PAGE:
Check it out!
This video is a compilation of photographs by Lewis Hine during the 1800s depicting life for child workers. These among many others were used to raise awareness for bad conditions for immigrants, and ended up helping spark a reform in child labor laws.
In this clever political cartoon, the meatpacking industry is criticized. The author depicts the meatpacking companies as oppressive and unfair, by basically saying the workers are treated no better than the slaughtered animals.
Click the above picture for a link to Fastfoodforward.org, a website created by fast food workers in New York City looking for better working conditions, higher pay, and more rights as workers. Sign the petition!
Click here for a very interesting article by Huffington Post about workers such as farmers that are at the mercy of their employers and are afraid to demand safer conditions and more health benefits in fear of unemployment.
Here is a quick recent news cast about workers striking outside a McDonald's in New York City for higher wages. Currently they do not make enough money to support themselves, even though they have a full time job with McDonald's.
Click here for a good audio recording of an explanation on how Upton Sinclair's The Jungle helped lead to a major reform in working conditions around America, especially in the meatpacking industry.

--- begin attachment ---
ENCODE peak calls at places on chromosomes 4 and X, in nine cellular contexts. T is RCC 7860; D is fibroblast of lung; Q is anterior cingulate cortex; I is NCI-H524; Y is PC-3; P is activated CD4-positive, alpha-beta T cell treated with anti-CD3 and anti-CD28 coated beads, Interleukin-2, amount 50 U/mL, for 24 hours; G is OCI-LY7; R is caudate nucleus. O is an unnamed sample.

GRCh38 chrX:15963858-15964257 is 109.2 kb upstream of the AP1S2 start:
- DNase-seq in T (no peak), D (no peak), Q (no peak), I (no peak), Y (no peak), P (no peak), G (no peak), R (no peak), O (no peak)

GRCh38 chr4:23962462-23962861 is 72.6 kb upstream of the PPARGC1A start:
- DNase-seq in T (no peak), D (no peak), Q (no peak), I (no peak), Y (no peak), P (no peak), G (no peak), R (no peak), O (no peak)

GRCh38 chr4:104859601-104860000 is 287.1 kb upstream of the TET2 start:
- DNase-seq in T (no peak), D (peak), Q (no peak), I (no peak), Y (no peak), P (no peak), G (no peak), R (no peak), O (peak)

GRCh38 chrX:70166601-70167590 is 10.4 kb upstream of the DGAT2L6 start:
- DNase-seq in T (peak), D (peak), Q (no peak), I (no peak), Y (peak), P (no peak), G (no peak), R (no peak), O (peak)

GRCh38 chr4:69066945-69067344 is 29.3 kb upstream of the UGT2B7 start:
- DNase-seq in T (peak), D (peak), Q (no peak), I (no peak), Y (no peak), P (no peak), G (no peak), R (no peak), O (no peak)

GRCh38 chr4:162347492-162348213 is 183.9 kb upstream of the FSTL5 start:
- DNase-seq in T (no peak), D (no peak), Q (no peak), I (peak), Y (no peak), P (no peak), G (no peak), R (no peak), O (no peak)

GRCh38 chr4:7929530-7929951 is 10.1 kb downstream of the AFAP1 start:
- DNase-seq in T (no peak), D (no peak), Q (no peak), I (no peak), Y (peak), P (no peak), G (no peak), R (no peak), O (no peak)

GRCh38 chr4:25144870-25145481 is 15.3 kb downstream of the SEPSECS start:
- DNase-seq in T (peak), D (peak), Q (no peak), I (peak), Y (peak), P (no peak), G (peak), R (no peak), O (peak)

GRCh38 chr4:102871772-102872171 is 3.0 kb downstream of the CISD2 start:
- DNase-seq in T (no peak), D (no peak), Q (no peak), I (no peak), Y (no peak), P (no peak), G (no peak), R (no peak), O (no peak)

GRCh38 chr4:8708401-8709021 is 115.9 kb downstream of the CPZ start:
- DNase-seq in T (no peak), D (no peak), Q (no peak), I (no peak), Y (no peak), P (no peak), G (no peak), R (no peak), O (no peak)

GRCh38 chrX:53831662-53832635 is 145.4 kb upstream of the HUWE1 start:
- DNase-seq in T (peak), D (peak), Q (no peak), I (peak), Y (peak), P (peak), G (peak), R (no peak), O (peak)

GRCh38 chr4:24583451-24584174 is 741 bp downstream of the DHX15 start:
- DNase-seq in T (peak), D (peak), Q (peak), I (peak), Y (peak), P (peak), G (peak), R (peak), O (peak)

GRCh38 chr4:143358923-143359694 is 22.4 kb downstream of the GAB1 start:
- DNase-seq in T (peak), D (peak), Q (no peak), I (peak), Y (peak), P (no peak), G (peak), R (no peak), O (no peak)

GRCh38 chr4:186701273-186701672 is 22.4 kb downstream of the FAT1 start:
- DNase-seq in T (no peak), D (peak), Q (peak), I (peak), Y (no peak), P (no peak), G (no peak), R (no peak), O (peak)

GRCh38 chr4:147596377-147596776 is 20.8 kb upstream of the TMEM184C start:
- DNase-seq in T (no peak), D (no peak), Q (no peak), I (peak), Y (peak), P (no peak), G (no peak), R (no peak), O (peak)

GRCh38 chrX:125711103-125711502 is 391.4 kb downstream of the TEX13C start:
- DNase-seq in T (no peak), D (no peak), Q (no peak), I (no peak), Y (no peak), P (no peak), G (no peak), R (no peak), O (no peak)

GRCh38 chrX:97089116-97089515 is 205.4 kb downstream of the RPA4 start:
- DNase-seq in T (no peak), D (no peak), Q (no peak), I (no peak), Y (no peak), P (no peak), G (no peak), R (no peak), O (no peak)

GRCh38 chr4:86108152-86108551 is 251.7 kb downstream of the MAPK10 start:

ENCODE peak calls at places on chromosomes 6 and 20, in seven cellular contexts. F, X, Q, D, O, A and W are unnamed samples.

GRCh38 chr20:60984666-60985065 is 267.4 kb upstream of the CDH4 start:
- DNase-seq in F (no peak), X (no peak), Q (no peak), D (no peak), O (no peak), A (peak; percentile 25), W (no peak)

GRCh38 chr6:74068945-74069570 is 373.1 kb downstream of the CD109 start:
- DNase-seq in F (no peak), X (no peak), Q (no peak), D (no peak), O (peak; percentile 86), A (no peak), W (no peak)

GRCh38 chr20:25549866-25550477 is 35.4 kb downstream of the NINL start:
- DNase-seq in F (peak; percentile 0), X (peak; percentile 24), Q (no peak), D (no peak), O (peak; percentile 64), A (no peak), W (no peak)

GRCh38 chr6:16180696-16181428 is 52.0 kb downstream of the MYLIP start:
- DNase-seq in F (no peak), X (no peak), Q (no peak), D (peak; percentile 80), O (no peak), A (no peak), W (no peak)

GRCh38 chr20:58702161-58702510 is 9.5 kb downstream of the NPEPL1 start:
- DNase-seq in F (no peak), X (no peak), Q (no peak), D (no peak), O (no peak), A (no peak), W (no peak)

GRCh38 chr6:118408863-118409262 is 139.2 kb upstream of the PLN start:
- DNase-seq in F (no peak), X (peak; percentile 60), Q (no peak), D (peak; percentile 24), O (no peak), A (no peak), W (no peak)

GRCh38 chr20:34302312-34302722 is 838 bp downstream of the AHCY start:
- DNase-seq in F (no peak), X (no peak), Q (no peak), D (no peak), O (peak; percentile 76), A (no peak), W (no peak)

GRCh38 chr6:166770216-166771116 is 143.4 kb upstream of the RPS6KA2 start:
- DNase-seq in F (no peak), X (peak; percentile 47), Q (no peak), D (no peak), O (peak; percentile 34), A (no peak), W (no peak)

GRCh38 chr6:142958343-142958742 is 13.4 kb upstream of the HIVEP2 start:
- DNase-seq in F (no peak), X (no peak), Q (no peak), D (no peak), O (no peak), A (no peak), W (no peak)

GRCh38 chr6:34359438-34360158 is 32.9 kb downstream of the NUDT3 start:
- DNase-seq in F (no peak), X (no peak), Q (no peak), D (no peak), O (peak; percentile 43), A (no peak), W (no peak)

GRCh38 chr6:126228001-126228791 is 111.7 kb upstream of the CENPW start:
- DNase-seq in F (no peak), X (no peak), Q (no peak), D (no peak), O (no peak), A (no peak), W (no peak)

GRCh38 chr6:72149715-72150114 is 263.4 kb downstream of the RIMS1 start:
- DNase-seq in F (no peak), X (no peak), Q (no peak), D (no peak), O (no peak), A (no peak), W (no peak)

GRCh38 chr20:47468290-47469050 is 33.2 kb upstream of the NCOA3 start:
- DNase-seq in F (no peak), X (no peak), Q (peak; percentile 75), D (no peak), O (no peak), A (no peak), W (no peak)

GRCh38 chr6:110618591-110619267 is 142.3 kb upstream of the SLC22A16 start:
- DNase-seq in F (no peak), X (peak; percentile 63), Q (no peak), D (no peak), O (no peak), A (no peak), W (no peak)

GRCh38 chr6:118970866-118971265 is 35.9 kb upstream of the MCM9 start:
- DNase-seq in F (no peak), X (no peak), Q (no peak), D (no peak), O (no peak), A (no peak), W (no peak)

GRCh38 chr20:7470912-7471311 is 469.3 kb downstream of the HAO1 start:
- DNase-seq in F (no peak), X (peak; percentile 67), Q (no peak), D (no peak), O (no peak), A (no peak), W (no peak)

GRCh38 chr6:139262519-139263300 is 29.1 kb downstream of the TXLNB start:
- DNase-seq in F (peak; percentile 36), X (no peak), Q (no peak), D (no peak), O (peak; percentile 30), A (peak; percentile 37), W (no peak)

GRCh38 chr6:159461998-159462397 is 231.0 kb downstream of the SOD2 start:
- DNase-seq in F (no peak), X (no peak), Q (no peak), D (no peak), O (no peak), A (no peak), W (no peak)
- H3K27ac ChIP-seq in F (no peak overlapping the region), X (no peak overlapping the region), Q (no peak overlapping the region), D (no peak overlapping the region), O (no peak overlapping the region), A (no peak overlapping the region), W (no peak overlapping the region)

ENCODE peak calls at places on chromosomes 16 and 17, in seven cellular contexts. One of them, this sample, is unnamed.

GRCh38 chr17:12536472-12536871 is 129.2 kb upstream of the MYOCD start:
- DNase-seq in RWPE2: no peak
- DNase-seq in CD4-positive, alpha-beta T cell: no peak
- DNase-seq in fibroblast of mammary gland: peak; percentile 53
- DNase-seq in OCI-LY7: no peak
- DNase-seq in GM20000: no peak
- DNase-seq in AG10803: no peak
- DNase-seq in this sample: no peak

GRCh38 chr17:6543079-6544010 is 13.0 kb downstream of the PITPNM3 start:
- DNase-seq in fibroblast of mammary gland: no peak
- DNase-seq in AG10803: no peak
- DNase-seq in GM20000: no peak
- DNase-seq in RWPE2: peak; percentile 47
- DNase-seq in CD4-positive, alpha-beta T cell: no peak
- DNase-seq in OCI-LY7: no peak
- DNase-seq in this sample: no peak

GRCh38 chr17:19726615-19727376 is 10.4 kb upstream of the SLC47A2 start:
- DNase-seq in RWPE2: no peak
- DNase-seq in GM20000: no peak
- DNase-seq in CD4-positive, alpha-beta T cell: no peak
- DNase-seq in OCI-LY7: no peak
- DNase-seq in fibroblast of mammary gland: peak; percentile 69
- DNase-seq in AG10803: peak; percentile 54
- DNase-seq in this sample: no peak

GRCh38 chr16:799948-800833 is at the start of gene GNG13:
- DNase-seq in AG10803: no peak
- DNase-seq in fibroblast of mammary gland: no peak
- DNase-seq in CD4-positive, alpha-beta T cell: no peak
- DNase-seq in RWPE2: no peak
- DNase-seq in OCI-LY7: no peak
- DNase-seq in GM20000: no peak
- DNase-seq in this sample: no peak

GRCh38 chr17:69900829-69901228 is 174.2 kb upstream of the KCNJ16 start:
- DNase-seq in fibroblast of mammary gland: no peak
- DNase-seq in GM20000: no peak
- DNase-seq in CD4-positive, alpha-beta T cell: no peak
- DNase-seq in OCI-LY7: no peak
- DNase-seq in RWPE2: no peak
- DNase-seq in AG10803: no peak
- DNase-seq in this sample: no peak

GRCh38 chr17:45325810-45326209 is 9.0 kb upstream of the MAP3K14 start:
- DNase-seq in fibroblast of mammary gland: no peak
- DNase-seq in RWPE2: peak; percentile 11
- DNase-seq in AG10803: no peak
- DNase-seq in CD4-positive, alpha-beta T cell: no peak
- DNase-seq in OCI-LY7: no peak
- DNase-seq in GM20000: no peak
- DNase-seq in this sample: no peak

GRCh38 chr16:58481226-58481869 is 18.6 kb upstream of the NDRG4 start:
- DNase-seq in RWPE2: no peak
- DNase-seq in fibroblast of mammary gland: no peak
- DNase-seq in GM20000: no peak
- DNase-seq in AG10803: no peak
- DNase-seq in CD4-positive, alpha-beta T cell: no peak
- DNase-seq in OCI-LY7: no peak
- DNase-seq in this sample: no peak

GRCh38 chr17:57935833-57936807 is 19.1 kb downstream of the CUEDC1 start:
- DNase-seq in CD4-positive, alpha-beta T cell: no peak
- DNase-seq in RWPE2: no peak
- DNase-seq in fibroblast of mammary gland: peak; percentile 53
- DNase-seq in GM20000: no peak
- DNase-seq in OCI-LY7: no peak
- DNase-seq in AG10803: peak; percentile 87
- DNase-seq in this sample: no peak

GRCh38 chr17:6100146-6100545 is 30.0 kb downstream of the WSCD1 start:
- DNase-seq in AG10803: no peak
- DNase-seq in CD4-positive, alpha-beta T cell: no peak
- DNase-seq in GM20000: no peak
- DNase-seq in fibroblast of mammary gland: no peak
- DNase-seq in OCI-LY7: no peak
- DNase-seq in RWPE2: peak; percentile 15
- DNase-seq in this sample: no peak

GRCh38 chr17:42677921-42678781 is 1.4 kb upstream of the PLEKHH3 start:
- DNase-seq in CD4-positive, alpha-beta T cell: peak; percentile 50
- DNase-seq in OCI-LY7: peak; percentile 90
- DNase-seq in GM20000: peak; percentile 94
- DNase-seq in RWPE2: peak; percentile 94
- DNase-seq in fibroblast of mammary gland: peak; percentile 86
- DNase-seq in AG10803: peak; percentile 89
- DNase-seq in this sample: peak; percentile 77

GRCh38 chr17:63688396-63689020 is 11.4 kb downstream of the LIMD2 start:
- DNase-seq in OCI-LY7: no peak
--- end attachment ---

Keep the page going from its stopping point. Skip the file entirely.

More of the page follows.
In the last century, working conditions in America have changed drastically. During the late 1800s, working conditions were unbearable for many immigrant workers, including children. Immigrant meatpacking workers in Chicago would constantly be injured, abused or sometimes even killed on the job, and would be replaced the very next day, almost like farm animals. However, many factors contributed to the end of the Industrial Era and the beginning of the Progressive Era, where reforms began happening left and right to try to put an end to bad working conditions for everyone in the country. Child labor laws were put in place, a minimum wage law was added, and regulations on safety and sanitation were put into effect, all of which changed the way workers are treated for the better. After a hundred years, we have the working conditions of today. Now, there are still many problems with working conditions in America, such as low wages, unfair treatment, few benefits, and sub-standard sanitation. However, most, if not all of these problems are negotiable between the workers with their unions and the employers themselves. Modern-day unions allow workers to get together and fight together for what they want, and they help the workers get what they want from their employers. In the end, in most situations, the workers and employers come to some sort of agreement where they settle in the middle. However, in industries such as fast food and meatpacking that don't allow unions, workers still struggle getting what they want and what they feel they deserve from their employers. In most cases, these employees are still young and have their whole life and other jobs ahead of them, but in some situations, workers have to try to live off the money they make from low paying jobs, which is still a problem, but many workers are trying to make change. Overall, working conditions have improved greatly over the last century, and as long as there are organizations and unions fighting for it, conditions will only continue to improve for workers. Though it would be hard for everyone to be completely happy, steps are constantly being made to improve jobs and life for all workers in America.
Page by Austin Batistoni.